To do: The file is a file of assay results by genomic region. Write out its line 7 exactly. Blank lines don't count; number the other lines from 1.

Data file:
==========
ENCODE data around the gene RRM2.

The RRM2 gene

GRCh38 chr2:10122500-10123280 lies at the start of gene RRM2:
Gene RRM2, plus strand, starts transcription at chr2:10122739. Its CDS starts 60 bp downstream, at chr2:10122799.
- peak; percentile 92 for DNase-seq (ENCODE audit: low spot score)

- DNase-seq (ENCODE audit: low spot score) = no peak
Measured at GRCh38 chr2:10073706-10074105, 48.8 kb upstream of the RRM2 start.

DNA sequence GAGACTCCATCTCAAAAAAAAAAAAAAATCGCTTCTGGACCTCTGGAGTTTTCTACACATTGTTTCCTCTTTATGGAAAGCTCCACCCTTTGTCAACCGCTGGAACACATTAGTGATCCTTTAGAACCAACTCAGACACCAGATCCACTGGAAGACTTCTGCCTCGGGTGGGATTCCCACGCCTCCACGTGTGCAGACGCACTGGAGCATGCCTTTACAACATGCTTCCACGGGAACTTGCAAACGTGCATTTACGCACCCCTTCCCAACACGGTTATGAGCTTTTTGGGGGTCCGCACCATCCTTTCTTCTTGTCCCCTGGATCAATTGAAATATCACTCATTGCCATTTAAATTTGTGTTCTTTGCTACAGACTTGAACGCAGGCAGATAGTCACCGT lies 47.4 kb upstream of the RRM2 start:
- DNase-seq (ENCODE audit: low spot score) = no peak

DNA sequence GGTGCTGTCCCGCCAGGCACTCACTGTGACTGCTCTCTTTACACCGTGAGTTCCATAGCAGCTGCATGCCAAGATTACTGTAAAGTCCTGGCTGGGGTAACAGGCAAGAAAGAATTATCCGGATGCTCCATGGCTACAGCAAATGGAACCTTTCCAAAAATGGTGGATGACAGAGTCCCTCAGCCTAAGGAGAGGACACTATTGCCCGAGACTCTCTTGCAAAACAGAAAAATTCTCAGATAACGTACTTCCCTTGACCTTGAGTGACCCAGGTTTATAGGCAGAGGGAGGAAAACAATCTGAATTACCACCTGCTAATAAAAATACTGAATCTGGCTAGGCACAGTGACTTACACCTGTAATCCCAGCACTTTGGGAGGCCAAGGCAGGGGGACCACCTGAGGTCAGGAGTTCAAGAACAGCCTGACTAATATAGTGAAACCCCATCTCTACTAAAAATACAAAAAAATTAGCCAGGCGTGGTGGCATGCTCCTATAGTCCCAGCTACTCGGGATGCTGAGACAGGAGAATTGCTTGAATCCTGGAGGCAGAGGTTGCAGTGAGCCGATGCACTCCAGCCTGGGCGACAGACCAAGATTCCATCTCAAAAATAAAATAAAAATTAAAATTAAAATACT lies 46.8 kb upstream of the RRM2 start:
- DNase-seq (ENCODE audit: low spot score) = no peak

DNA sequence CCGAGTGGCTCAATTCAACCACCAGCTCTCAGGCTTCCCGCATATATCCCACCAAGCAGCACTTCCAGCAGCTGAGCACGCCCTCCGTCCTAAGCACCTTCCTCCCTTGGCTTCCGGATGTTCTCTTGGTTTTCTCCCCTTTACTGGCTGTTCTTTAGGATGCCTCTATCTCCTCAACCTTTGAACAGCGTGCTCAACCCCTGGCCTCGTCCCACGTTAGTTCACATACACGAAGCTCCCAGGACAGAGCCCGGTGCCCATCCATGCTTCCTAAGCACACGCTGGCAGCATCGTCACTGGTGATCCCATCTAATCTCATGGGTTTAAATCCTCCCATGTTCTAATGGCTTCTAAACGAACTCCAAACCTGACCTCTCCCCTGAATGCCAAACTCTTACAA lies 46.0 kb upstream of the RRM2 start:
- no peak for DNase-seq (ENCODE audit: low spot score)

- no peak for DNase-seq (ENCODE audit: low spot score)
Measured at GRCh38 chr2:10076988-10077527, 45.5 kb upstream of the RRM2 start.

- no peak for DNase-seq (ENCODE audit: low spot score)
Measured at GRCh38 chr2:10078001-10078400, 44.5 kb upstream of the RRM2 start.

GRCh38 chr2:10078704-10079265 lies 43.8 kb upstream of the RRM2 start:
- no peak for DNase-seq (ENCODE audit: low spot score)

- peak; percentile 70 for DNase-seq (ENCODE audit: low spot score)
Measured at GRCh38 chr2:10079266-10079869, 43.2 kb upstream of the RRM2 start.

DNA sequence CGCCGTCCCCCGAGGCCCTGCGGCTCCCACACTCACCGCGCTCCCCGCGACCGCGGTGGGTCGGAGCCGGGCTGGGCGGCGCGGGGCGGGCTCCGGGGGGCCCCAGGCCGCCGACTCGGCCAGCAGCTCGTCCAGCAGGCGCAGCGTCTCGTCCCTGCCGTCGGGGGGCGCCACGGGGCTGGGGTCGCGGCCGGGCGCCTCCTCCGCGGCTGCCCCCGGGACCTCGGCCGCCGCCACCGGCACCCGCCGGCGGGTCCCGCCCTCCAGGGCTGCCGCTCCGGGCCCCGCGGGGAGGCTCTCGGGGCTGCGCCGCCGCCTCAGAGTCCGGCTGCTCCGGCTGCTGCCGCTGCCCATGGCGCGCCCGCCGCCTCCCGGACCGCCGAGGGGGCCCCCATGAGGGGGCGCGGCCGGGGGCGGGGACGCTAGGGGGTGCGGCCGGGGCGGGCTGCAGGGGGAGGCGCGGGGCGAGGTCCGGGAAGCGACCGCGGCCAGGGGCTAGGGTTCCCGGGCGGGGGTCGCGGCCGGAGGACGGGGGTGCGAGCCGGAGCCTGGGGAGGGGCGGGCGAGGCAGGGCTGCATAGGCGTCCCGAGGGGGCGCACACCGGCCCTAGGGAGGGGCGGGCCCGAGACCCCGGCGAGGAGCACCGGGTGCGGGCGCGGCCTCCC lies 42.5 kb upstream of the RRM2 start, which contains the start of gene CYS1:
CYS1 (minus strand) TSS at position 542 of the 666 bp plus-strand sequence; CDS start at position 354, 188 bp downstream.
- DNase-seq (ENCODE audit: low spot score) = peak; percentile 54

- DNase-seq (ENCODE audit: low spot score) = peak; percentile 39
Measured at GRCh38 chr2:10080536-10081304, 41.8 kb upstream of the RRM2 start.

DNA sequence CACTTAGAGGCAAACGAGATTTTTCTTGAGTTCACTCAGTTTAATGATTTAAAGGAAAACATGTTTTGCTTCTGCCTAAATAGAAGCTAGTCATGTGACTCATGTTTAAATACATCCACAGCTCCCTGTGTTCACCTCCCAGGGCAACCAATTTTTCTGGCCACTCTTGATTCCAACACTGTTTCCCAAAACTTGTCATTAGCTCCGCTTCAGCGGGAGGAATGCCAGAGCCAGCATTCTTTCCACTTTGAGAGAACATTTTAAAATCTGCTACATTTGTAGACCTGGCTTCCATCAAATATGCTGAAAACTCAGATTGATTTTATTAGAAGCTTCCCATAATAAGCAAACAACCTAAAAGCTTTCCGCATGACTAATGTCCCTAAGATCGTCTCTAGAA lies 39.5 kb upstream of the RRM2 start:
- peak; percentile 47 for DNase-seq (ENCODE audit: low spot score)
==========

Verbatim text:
Measured at GRCh38 chr2:10073706-10074105, 48.8 kb upstream of the RRM2 start.